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  1. #11
    Join Date
    Sep 2008
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    Question Re: 3 Inch Cast Iron Drain Pipe to 3 Inch PVC at Coupler slight leak?

    Does Fernco make different length couplers the one I have is only 2 1/4 in length for a 3 inch pipe is there one that is longer what about the Fernco ProFlex is it longer of just the same size?

    Again could I sand down the cast iron pipe to make it more uniform as to possible have a better connection / seal for this where it is leaking from???

    Just trying to fix this and would like to learn more before I head to a plumbing supply and know more of what I am looking for?

    MMeehan

  2. #12
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    Jul 2010
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    Default Re: 3 Inch Cast Iron Drain Pipe to 3 Inch PVC at Coupler slight leak?

    If the cast iron is not smooth, you can sand it a little bit, just enough to give the coupling a chance to wrap it completely. If you want to use a grinder, go slow and don't over do it.

  3. #13
    Join Date
    Dec 2010
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    Houston Texas
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    2,363

    Default Re: 3 Inch Cast Iron Drain Pipe to 3 Inch PVC at Coupler slight leak?

    In my fair state all buried connections must have the metal band.

  4. #14
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    Default Re: 3 Inch Cast Iron Drain Pipe to 3 Inch PVC at Coupler slight leak?

    Regarding the size of the 3"x3" coupling: I'm not 100% sure, but I think that they only make a coupling that's 2-1/4" long.

  5. #15
    Join Date
    Sep 2008
    Posts
    94

    Default Re: 3 Inch Cast Iron Drain Pipe to 3 Inch PVC at Coupler slight leak?

    Okay thanks I will go and get another Coupler (it has the band now) and sand down the cast iron pipe and get it smooth and hope the coupler will seal it tight enough to end the leaks...

    Just wanted to be sure they did not offer one longer maybe 3 inches in length to get more to attach and seal the cast iron pipe where it is leaking...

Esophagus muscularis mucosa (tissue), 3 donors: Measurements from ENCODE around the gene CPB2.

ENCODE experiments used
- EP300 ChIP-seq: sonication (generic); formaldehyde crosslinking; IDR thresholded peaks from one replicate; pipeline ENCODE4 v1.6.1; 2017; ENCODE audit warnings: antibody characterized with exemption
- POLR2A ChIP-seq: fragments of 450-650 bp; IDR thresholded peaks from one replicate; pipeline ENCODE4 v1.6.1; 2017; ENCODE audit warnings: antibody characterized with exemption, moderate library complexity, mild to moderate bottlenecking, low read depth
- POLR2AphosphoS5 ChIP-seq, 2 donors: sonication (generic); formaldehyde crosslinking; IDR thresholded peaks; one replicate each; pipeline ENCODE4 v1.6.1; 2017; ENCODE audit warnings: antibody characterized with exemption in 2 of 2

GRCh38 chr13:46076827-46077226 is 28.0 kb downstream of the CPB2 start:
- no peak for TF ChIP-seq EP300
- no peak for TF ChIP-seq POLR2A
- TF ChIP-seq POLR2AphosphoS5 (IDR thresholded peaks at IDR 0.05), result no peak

MMeehan

  6. #16
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    SoCal
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    Default Re: 3 Inch Cast Iron Drain Pipe to 3 Inch PVC at Coupler slight leak?

    Quote Originally Posted by MMeehan View Post
    Okay thanks I will go and get another Coupler (it has the band now) and sand down the cast iron pipe and get it smooth and hope the coupler will seal it tight enough to end the leaks...

    Just wanted to be sure they did not offer one longer maybe 3 inches in length to get more to attach and seal the cast iron pipe where it is leaking...

    MMeehan
    I see your point, but a leak is a leak, and a longer coupling will not stop it if a shorter coupling didn't.

  7. #17
    Join Date
    Sep 2008
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    94

    Default Re: 3 Inch Cast Iron Drain Pipe to 3 Inch PVC at Coupler slight leak?

    Well if it was longer it would have more to seal off the 2 different pipes so if it has 3 or even 4 inches to seal up and against the 2 different materials pipes it might get a "better" seal with more contact on both pipes since I would have never thought it would even leak just like another thread asking how long they last some suggest 40 years when underneath cement well it sometimes does not last that one mine did not maybe 8 years and now I have to see if I can correct this because I thought it would last 30 maybe longer and it did not make 10 years... And ir was installed by a plumber so I thought it was good for a long time but it is not...

    MMeehan

  8. #18
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    Jul 2010
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    SoCal
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    Default Re: 3 Inch Cast Iron Drain Pipe to 3 Inch PVC at Coupler slight leak?

    It would be impossible to say why your coupling failed after only 8 years without seeing it.

  9. #19
    Join Date
    Sep 2008
    Posts